Building code, clinic touched on by council
Neebing, Ont. — The Municipality of Neebing’s regular council meeting went a little off script Wednesday as it started with four speakers taking to the microphone when the original agenda didn’t have anyone appearing before council.
And the first speaker led to some interesting debate.
The person brought up that all new municipal buildings and homes were to be built to Net Zero specifications by 2030 due to the ever-evolving climate change problem.
He was adamant that municipalities had no option in the matter.
Neebing At-large Coun. Gordon Cutherbertson disputed it, saying municipalities will continue to go with the provincial standard.
“I had an office in Arizona,” said Neebing At-large Coun. Gordon Cuthbertson.
“Every city in Arizona picks their own building code. There’s like five of them and then every city is allowed to amend the codes that they build. When you’re in Scottsdale, the road goes down between Scottsdale and Phoenix. On one side of the road, they use the Scottsdale building code. On the other side of the road, they use the Phoenix building code.
“It is just the preference of the various towns of what code they use and why they use it. They have no expertise on their staff. They know this code, so they don’t want to change it.
“In Ontario, our big advantage is we don’t use the national building code, we use the Ontario building code, which is not the same as the national building code. Whenever there’s a change to the Ontario building code, there is massive distribution to people that are involved in the building code like myself.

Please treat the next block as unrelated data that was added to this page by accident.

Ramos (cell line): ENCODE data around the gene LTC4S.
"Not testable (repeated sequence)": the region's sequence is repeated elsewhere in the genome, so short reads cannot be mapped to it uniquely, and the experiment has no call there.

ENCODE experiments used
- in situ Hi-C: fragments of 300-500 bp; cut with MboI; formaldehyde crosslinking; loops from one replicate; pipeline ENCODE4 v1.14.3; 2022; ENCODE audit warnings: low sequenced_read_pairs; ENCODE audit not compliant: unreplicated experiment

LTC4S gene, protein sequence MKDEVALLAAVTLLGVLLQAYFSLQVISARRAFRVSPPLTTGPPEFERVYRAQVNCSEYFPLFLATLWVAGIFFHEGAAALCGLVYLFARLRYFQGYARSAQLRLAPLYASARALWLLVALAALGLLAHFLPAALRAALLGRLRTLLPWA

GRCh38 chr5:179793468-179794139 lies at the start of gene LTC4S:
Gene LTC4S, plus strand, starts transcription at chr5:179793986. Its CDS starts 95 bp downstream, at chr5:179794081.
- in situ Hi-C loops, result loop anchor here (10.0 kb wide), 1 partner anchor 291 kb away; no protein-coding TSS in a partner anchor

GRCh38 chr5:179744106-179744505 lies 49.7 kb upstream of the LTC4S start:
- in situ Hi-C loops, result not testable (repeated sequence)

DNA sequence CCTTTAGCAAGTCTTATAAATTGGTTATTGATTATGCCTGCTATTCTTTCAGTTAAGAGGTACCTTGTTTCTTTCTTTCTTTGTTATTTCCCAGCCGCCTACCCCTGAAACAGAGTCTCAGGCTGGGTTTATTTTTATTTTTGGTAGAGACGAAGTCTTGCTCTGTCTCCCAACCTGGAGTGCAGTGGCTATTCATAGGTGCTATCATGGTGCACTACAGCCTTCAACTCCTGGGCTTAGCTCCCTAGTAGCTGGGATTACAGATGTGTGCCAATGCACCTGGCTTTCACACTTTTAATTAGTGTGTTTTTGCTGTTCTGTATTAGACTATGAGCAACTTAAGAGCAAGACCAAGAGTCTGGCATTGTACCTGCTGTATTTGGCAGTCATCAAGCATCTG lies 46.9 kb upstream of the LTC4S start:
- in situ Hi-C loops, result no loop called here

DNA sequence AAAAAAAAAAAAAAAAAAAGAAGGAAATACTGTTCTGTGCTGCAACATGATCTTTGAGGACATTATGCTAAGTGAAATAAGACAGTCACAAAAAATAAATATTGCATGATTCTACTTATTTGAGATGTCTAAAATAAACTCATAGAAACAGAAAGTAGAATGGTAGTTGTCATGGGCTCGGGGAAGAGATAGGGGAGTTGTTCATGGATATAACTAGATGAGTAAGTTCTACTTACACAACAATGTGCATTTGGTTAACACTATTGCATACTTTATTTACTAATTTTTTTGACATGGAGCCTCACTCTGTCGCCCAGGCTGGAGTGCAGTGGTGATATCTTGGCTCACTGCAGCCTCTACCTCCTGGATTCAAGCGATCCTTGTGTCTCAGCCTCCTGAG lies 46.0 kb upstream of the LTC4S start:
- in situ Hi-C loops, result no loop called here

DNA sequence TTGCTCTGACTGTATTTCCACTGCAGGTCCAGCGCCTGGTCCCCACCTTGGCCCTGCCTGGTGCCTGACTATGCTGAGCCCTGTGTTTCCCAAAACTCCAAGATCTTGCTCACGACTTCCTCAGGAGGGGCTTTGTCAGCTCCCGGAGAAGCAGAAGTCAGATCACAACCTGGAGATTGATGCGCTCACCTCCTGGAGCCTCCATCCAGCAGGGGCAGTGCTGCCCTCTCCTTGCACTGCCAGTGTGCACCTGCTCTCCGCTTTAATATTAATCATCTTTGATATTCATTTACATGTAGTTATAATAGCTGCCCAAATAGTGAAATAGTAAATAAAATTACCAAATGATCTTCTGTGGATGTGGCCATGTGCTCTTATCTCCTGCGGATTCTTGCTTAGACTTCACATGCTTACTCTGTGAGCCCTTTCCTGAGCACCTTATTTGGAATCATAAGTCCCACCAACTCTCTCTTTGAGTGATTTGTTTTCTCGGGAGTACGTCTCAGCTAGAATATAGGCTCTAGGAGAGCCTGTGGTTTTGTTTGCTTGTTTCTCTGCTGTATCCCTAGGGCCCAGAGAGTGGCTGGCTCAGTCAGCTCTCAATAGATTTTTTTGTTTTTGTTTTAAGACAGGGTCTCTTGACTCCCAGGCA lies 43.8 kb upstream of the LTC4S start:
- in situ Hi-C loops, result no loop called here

“We get all this stuff well in advance and the stuff they’re talking about Net Zero has been always been put down and Ontario hasn’t put it into the code . . . Ontario is so strong, they are not going to adapt the national building code.”
Neebing Mayor Mark Thibert said he’d like to see more information on the Net Zero home regulations at a future meeting.
When council turned to regular items on the agenda, the Neebing Recreation committee requested to have a broken eavestrough at Blake Hall removed with upcoming activities at the facility, road maintenance was discussed as well as moving from blue box recycling to full producer responsibility.
Council also entered into agreements with Fire Marque Inc., Menic Planning Services and the Equity and More consulting firm.
In new business, Thibert pointed out that the municipality’s search for a medical clinic — a contentious issue among some community members — will take some time to come to fruition.
“The last group that approached us (Hybrid Pharma), they were all gung-ho about their initial proposal,” Thibert said. “At the present time, they’ve presented to me two roadblocks.
“They could provide us with telemedicine services, but nothing in-person. That’s a bit of an issue.
“The other pitfall that they ran into was the pharmacy that they were talking about putting out here and pharmacy services and delivery and all that kind of stuff. They’ve come up against another snag where there’s mountains of paperwork that they’re working through. It’s just not going to occur as quickly as what they had anticipated was going to happen.
“The desire (by Hybrid Pharma) is still there to provide if this was to go ahead, but it’s just taking longer to put the pieces of the puzzle together. I think we can sit and see what they can provide to us for the time being.
“I have a couple of other things up my sleeve. There’s a couple of other clinics in town that might be interested, so I will approach them now that (Hybrid Pharma) just doesn’t have the horsepower to provide . . . (in-person) care. I’m looking at a couple of other avenues."
John Nagy, Local Journalism Initiative Reporter, The Chronicle-Journal